From "The Stargazer Who Discovered a Comet" in The UU Kids Book by Anne Fields and Charlene Brotman (Biddeford, Maine: Brotman-Marshfield, 1989); used with permission. "Afterward" from Rooftop Astronomer: A Story about Maria Mitchell by Stephanie Sammartino McPherson (Minneapolis, MN: Carolrhoda Books, Inc., 1990).
Read the story aloud. NOTE: The name, Maria, is pronounced "ma-RYE-ah."
Maria always remembered the day she helped her father time an eclipse of the sun. She used the chronometer to count down to the exact second that the moon began to block out the sun. Her father needed to send the timing report to his astronomer friends at the big Harvard University observatory, where they were collecting eclipse information from all over.
"There will be another eclipse like this in 54 years," said father.
"I'm twelve now, I'll be 66 then!" exclaimed Maria. How could astronomers know so far ahead what would happen in the sky? How amazing that the stars and planets spun around in such order!
"I want to study the stars, always!" decided Maria one day. "I want to be an astronomer!"
"Father, can only men be astronomers?" she asked.
Father thought for a moment, while Maria watched his face anxiously. He knew that no matter how smart a girl was, she could not get into any college in the United States to study astronomy. Only boys were allowed to go to college in those days.
Finally he said, "There are no women astronomers in America. There are only a few in the entire world, but I do think it's possible, Maria. I will teach thee all I know about astronomy. Cousin Walter has scientific books he might let thee read. Thee will need to study mathematics. That is as important to astronomy as the telescope. Yes, I do think it is possible thee could be an astronomer."
"Oh, I will study, father, I will!" cried Maria joyfully, hugging her father.
True to her word, Maria spent long hours studying geometry and trigonometry in a tiny room at the foot of the attic stairs . . .
Maria still spent most evenings studying the sky with the telescope and keeping careful records on the stars. One night she saw a fuzzy spot through the telescope that she had never seen before. Quickly she checked the charts to see if a star was supposed to be in that place in the sky. No star was ever there. Could it be a new comet?
"Father, come up and look quick!" she shouted. Her father dashed up the attic stairs to the roof and peered carefully through the telescope.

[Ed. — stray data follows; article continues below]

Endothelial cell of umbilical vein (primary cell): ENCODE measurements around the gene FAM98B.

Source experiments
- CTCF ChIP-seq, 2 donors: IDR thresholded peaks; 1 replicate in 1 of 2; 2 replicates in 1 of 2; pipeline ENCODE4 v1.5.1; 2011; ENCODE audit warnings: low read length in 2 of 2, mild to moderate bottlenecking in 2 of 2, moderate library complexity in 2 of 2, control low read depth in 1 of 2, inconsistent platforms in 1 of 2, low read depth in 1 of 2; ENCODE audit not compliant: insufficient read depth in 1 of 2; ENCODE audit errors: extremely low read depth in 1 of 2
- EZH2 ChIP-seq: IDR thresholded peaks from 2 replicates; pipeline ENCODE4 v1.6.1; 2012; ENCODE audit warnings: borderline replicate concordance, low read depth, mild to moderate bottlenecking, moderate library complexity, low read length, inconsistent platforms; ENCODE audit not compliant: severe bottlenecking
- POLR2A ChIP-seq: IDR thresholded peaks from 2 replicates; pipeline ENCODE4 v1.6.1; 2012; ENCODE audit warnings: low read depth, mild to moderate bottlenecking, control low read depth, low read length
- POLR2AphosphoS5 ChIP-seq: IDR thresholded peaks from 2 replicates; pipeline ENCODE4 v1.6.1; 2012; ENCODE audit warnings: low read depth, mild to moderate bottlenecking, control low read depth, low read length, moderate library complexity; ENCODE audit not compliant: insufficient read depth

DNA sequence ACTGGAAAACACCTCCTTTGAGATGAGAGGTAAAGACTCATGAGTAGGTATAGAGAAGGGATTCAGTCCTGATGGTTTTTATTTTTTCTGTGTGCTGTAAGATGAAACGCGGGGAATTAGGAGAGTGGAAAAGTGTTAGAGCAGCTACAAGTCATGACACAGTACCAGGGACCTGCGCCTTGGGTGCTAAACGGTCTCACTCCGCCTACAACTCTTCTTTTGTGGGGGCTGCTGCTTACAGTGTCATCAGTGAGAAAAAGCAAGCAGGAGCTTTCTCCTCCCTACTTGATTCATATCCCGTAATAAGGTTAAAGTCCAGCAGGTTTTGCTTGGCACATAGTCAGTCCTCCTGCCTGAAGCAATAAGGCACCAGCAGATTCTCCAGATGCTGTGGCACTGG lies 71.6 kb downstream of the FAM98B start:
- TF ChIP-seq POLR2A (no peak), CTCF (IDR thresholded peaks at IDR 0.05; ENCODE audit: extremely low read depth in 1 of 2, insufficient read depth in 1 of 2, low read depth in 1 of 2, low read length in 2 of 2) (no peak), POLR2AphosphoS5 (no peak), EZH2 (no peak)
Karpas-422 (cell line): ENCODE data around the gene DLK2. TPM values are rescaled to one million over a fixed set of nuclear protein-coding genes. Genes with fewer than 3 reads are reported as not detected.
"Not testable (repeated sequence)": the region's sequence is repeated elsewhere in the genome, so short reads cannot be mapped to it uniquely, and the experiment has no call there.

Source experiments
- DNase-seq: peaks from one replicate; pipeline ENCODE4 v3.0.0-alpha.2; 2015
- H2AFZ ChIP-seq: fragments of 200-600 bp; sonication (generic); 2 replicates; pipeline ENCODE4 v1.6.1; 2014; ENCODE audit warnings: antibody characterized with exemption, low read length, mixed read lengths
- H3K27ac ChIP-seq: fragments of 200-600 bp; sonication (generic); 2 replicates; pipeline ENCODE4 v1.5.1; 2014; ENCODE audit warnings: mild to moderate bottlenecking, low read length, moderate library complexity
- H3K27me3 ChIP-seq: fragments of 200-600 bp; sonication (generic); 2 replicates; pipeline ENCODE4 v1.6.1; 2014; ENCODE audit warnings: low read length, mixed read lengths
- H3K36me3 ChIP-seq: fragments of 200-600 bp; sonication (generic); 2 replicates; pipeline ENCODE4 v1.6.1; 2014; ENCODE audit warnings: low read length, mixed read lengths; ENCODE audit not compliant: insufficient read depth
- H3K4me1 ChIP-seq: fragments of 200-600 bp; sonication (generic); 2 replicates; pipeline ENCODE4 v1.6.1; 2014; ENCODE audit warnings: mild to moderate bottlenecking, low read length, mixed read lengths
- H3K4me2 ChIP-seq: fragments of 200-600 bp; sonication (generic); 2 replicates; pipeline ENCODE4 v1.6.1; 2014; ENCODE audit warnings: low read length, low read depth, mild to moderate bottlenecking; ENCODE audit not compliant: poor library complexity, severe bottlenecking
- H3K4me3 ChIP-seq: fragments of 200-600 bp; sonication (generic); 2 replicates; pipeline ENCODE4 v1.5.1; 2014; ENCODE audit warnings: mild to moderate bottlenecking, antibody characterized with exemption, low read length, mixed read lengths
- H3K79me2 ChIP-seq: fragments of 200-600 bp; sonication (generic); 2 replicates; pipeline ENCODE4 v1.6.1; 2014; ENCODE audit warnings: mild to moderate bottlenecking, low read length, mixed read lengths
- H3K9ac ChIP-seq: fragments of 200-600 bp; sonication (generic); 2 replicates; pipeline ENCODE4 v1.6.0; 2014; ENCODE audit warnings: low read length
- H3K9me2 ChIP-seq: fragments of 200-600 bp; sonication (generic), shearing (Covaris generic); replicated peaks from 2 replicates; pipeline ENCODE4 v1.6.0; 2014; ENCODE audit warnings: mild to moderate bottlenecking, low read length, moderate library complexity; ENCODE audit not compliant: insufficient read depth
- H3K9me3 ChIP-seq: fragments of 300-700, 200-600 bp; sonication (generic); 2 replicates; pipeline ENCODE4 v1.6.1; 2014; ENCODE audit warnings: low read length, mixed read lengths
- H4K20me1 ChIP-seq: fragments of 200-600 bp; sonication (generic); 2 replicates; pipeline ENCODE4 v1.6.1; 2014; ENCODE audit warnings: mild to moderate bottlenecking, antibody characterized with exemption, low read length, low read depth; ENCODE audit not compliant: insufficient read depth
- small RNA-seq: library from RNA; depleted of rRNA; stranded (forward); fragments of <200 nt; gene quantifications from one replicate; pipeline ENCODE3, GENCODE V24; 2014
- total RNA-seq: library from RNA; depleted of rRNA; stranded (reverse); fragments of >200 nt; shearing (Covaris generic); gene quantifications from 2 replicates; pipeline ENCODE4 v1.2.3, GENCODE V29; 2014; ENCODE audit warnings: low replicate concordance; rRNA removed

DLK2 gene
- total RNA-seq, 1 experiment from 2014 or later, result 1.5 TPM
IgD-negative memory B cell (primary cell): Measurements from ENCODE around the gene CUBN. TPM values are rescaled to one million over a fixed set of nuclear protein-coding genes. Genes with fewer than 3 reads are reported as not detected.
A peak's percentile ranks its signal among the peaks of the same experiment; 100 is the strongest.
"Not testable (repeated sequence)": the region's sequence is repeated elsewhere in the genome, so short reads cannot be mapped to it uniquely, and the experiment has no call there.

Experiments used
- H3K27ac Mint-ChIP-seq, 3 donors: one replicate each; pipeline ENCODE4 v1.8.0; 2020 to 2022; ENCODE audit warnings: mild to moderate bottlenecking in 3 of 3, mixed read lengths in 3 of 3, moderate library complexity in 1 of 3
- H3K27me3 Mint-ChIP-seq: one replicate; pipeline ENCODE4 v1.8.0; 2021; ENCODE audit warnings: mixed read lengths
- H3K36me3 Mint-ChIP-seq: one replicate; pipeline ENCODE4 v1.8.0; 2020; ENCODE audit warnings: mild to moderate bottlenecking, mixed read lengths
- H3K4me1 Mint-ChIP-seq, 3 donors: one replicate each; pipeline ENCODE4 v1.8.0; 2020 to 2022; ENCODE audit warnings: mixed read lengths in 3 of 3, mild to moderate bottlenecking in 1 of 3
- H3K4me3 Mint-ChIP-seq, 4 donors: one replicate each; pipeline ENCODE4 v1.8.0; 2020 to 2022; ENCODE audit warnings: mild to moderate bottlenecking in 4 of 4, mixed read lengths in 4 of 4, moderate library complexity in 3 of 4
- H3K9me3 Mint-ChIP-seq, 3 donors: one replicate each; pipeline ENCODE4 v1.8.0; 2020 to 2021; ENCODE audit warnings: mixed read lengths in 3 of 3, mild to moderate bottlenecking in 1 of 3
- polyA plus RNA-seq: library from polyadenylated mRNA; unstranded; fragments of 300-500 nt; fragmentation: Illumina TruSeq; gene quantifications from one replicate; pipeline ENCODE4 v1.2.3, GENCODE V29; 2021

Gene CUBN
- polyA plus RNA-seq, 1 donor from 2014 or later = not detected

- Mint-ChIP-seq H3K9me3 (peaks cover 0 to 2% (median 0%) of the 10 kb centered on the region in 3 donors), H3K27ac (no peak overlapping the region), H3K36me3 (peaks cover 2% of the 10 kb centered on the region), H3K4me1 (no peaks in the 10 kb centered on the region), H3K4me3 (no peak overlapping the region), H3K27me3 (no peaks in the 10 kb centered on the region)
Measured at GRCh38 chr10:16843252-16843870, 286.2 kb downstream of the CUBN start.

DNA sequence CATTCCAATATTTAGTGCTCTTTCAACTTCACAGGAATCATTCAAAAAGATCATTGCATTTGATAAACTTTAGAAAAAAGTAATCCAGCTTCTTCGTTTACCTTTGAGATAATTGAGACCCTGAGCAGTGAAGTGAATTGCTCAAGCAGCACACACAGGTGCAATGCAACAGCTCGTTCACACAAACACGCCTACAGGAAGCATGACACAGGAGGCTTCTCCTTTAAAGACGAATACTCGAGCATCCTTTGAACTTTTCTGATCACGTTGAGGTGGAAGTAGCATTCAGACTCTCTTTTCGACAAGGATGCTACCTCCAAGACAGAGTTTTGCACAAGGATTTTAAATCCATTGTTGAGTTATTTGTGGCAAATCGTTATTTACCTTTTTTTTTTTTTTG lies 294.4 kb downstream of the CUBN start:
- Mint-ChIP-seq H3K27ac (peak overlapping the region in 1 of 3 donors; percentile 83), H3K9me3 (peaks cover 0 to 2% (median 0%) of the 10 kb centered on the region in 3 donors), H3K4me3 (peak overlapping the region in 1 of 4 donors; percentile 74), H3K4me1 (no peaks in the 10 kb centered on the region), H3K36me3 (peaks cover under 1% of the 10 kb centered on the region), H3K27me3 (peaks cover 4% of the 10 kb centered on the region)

"Thee's discovered a comet above the North Star!" he exclaimed. "We must write immediately to the Harvard Observatory and tell them! A comet is named for the person who discovers it first but the discovery doesn't count unless it is reported to an observatory."
They wrote the letter that very night, but to their dismay, a storm at sea delayed the mail in leaving the island for two days. Soon the comet was also sighted by someone in Italy, then in England and in Germany. The King of Denmark had promised a gold medal to the first person who discovered a comet that could be seen only through a telescope. Would Maria miss getting the medal because her report was late? Months went by while this was being decided!
Finally one day a package arrived for Maria from the King of Denmark. It was the gold medal! Now Maria was famous. She was the first woman in the world to have a comet named after her!
Women all over America were so proud of Maria that they collected money for a new, larger telescope for her. How excited she was! Now she could learn so much more about the stars and planets!
Maria's life changed in 1865 when a wealthy man named Matthew Vassar had the courage to start a college for women — Vassar College in Poughkeepsie, New York.
People called Matthew Vassar an old fool. They said girls didn't need a college education, they just needed to know how to sew and do housework and maybe play the piano a little. College would ruin them for doing housework.
There were ministers who thundered, "It's against the will of God for girls to go to college! It will break up families and destroy the country!"
In spite of such talk, Matthew Vassar wanted Maria to come and teach astronomy! She could have an observatory with the third largest telescope on the continent.
"Father, how can I do this?" said Maria softly, trying to keep her voice from trembling. "I've never even been to college myself!" She was also thinking, "If I'm not any good at it, then people will say, "This proves that women have no business teaching in colleges!"
"Thee can do it, and do it well," said her father. "Thee should have no fears."
He was right. Maria's students loved her. The other professors just expected the students to sit and listen to them talk, but Maria taught her students to question everything and experiment, and to think for themselves.
In 1986 another young woman discovered a comet. Working at Mount Palomar Observatory near San Diego, California, Christine Wilson had equipment and techniques at her disposal undreamed of in Maria's time. At the start of her career, she had a knowledge of astronomy surpassing all that Maria learned in a lifetime of study.
But Christine Wilson's discovery, while exciting and well publicized, did not catapult her into sudden fame as Maria's had. New comets are not headline news. Thanks to pioneers like Maria, neither are women astronomers. Women now occupy important positions in the scientific community. Side by side with their male colleagues, they fight disease, predict the weather, design computers, and continue to discover comets. Maria Mitchell would be pleased.
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Last updated on Wednesday, October 26, 2011.
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